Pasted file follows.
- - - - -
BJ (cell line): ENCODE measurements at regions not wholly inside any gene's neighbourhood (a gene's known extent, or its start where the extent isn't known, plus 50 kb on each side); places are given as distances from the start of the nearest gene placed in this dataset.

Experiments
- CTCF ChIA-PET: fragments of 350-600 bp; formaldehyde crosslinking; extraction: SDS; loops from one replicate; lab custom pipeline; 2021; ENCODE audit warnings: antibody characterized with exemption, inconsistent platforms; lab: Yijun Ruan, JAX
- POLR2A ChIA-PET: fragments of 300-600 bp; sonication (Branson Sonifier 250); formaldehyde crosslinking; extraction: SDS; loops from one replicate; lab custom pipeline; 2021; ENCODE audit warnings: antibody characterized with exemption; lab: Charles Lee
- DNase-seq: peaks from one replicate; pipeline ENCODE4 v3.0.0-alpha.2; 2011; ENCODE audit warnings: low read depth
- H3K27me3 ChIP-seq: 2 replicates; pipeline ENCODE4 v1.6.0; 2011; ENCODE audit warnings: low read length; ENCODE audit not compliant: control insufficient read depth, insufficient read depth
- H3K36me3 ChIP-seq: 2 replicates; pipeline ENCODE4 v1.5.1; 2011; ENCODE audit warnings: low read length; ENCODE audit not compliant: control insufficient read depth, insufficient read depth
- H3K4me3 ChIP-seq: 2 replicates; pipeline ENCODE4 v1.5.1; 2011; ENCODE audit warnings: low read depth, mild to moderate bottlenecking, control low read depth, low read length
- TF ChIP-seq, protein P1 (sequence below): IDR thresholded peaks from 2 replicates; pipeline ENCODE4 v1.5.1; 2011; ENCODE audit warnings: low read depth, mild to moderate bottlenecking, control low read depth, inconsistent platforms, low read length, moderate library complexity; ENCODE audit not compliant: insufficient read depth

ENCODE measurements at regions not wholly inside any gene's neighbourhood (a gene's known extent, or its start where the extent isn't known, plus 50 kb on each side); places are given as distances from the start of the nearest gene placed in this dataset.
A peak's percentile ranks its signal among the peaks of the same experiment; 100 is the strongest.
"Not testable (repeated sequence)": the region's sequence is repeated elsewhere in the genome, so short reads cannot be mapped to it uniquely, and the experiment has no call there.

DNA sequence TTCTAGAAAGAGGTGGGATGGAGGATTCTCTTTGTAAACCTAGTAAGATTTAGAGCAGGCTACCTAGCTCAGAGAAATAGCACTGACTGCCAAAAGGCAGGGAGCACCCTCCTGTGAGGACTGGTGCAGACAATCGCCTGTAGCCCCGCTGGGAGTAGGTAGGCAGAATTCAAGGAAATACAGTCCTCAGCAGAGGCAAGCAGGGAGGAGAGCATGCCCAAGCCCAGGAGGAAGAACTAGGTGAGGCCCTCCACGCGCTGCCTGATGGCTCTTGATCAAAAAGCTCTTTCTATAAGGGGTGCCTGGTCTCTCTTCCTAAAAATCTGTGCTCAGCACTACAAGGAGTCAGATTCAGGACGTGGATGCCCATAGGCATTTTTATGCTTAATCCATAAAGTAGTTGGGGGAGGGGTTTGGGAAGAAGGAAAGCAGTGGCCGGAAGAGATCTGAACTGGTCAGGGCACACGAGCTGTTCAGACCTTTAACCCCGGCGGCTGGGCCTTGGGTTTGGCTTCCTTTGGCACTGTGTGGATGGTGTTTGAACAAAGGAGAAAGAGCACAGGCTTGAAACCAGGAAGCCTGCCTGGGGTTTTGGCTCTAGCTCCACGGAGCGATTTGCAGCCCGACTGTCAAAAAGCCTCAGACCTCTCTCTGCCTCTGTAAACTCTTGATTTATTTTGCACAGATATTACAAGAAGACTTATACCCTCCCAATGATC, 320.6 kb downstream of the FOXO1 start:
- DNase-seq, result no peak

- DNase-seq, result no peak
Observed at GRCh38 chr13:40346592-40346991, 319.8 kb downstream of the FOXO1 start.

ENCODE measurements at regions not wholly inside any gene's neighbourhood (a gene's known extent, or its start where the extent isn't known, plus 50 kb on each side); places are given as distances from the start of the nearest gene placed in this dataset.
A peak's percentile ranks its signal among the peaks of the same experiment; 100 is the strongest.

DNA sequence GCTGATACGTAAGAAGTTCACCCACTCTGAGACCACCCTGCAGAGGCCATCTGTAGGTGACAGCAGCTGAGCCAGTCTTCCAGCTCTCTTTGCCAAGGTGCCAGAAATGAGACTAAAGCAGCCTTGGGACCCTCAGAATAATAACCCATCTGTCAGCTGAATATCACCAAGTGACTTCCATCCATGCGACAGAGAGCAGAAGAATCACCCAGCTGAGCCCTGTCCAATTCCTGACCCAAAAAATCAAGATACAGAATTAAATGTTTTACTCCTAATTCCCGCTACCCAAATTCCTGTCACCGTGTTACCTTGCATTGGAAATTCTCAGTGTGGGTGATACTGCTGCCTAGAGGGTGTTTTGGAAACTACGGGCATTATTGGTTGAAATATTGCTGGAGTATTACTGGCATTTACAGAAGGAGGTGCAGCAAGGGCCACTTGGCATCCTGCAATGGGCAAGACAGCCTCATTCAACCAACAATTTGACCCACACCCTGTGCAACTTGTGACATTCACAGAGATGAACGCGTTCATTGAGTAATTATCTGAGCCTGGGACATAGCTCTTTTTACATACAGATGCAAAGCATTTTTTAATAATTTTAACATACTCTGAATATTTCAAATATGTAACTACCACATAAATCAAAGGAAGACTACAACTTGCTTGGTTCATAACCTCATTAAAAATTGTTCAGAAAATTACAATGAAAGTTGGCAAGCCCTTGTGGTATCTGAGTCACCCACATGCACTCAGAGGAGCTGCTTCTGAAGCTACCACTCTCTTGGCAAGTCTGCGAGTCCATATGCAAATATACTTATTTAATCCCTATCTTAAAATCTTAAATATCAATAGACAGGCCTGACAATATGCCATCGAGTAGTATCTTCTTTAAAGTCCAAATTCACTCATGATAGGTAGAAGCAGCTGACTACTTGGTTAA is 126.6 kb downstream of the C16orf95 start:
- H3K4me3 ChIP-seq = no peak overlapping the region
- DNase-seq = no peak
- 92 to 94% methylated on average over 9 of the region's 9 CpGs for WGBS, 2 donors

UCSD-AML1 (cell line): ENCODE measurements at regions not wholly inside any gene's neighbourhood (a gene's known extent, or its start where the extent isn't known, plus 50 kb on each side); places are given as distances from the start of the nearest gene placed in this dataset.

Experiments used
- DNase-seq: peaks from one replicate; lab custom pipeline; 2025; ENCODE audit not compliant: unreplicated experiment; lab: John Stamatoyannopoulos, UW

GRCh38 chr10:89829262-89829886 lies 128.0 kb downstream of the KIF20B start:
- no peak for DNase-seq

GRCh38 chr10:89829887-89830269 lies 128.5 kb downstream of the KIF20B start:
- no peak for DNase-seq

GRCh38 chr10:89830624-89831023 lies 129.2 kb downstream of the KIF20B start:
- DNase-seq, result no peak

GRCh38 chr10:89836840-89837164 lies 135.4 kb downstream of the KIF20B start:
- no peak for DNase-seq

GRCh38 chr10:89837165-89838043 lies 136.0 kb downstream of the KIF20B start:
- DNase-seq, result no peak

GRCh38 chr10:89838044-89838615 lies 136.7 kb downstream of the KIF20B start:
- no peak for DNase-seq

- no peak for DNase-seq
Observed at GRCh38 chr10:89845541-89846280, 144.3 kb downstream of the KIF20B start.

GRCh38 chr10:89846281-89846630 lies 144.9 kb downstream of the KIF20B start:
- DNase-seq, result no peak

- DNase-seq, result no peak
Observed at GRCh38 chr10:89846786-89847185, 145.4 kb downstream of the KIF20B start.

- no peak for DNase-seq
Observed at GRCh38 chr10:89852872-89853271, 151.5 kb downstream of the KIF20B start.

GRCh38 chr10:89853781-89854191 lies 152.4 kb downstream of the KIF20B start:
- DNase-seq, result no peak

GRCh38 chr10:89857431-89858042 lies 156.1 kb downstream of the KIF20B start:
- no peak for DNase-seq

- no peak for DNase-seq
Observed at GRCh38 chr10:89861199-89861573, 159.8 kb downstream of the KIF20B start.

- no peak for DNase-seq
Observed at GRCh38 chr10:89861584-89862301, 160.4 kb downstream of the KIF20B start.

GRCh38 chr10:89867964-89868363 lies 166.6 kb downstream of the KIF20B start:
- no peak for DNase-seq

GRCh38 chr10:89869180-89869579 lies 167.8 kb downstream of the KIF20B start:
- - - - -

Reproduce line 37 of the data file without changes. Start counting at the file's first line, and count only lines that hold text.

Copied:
- no peak for DNase-seq